– keshlam
    Oct 9, 2015 at 19:02
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    also 'Not have claimed the AOTC or the former Hope credit for more than four tax years' - has nothing to do with claiming it last year. Might need to check into why it was not allowed.
    – Ross
    Oct 9, 2015 at 19:42
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    "The American opportunity tax credit can be claimed for expenses for the first four years of post-secondary education." Form 8863 (2014 version) states "Has the Hope Scholarship Credit or American opportunity credit been claimed for this student for any 4 tax years before 2014?" Which is not the same as asking if it's been claimed in the last 4 years.
    – stannius
    Oct 9, 2015 at 23:49

1 Answer 1


You can submit a claim to TurboTax using their online form.

As others have stated, you still owe your taxes, the claim is only for the interest and penalties from the IRS due to TurboTax's error.

How to trust TurboTax again? I wouldn't worry too much about it -- sure, getting a nastygram from the IRS can be unsettling, but it's not really a big deal. You just pay the monies owed and the matter is closed.

Look at it this way: you will alert TurboTax to a problem in their software, and they'll want very much to correct any errors in the software. Paying the penalties for you is a small price for them to uncover and correct a bug in their product. If they end up being super responsive, consider it a point in their favor that they stand behind their products and will quickly address a similar issue in the unlikely event it happens again!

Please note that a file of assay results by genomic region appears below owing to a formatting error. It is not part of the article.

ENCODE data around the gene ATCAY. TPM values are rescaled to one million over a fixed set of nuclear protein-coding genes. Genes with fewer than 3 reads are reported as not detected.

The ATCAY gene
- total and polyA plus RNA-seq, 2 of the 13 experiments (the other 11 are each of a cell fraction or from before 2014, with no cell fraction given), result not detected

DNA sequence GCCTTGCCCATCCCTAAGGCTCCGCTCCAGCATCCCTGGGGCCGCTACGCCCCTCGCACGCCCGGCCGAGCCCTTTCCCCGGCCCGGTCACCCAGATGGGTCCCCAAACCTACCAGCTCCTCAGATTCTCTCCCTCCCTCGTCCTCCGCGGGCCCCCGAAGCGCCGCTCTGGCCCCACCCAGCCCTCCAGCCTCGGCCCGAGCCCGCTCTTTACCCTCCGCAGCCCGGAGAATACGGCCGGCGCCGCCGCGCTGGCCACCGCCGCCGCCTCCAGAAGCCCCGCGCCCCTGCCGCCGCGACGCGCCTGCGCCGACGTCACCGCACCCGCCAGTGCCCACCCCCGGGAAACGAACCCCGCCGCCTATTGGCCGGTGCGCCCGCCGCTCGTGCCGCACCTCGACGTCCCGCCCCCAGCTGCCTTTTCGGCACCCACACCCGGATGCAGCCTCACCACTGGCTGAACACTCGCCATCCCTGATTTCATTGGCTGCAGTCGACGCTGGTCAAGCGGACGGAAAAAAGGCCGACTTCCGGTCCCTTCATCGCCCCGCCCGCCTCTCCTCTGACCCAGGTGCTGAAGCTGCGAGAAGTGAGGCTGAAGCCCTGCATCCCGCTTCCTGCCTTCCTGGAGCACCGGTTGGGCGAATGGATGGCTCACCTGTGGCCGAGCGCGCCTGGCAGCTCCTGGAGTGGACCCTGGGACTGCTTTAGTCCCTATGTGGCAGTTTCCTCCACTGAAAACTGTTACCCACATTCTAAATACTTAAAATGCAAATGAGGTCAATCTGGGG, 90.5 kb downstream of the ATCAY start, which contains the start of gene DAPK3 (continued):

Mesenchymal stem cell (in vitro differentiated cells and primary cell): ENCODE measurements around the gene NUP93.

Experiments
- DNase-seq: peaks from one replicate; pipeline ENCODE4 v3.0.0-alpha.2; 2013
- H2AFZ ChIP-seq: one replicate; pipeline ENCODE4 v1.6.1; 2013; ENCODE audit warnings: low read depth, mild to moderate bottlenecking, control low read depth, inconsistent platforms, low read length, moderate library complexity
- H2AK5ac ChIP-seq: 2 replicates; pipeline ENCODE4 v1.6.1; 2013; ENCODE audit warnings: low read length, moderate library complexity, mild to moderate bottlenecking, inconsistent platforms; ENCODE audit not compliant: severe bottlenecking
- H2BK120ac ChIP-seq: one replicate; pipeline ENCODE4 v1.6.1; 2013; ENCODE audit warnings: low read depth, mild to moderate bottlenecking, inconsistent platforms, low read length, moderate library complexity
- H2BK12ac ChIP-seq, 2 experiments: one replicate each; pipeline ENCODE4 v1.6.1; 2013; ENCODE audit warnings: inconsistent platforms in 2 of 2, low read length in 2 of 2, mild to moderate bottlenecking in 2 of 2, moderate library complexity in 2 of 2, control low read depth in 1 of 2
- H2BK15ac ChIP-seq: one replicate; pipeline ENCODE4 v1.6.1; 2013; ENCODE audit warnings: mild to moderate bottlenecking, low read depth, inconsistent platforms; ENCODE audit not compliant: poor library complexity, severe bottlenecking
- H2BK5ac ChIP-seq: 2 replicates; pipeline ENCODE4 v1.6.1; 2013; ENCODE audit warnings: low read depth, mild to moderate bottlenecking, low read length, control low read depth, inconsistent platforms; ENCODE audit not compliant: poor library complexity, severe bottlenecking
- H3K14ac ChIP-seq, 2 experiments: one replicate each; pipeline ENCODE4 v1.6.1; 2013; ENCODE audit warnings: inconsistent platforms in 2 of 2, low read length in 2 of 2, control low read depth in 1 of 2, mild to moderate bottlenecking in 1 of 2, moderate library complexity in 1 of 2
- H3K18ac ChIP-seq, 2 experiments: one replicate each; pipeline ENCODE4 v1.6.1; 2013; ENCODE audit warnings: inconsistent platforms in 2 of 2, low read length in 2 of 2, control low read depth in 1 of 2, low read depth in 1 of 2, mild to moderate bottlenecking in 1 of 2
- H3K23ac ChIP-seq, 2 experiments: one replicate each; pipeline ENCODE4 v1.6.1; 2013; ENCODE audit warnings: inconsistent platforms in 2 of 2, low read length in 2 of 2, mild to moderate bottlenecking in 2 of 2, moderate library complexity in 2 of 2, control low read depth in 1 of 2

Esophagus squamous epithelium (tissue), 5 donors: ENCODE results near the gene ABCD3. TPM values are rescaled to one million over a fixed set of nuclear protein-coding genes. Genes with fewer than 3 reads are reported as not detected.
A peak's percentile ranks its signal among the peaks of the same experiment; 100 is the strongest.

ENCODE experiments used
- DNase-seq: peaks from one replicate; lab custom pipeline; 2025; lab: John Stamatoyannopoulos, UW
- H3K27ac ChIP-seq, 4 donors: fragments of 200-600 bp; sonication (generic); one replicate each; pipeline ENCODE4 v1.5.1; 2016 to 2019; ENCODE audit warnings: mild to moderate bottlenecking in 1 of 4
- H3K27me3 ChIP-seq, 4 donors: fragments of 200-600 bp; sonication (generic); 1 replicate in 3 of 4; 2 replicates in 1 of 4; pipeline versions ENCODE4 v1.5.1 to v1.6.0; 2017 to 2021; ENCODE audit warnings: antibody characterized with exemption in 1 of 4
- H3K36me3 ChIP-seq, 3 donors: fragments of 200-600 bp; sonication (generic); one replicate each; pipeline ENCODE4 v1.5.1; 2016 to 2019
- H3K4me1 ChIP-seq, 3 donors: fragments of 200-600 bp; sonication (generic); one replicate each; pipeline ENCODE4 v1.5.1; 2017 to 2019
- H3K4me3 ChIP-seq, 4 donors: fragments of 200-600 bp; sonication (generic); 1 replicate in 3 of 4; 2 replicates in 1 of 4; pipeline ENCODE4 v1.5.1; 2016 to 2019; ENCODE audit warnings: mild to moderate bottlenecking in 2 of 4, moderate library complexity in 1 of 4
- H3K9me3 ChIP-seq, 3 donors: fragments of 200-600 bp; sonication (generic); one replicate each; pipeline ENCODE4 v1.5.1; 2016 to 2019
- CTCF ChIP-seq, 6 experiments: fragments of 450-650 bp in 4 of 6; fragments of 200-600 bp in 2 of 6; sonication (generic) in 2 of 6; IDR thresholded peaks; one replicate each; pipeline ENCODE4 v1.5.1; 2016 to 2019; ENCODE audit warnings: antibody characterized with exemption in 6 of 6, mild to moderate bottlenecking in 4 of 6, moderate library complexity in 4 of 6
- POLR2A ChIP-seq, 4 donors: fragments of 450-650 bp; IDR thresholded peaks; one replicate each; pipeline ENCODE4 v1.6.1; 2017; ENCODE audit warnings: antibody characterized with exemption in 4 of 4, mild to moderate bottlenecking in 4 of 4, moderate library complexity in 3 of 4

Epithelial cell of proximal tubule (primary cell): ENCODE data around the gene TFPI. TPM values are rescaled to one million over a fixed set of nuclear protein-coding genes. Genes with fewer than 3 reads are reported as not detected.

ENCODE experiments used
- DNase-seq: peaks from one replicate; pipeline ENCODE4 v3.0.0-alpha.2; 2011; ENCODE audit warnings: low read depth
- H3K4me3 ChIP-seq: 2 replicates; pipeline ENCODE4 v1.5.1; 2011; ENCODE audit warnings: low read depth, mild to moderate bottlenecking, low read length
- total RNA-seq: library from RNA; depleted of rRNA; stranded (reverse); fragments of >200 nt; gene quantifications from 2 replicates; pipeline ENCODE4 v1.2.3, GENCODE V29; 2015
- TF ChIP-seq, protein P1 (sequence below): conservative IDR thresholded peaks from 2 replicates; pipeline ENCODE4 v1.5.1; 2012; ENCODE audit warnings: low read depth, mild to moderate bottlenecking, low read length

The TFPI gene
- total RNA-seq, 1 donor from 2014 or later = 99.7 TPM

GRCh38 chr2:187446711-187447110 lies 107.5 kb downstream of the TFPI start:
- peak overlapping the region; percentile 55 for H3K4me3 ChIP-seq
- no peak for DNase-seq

• And their competitors have had their own rather public bugs; TaxCut embarrassed themselves one year badly enough that they gave everyone affected the next year's edition free. Software has bugs; the question is how bad and how the company handles them.
    – keshlam
    Oct 9, 2015 at 22:38
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    And TurboTax isn't just simple software like, say, Windows or Mac OS X, it's software implementing the US Federal tax code. :-) And the tax code of every US state and territory with a personal income tax. So it's not terribly surprising that occasionally they miss or misinterpret some rule.
    – blm
    Oct 9, 2015 at 22:56
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    Windows and Mac OS X are simple software? Hardly.
    – JohnFx
    Oct 10, 2015 at 0:08
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    It was a joke about the relative complexity of the US tax code. Smiley face!
    – Rocky
    Oct 10, 2015 at 0:15
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    I am a 30 year TurboTax user. And that credit is good for 4 years. My bet is TurboTax is correct, and the agent you spoke to at IRS was mistaken. Oct 10, 2015 at 1:29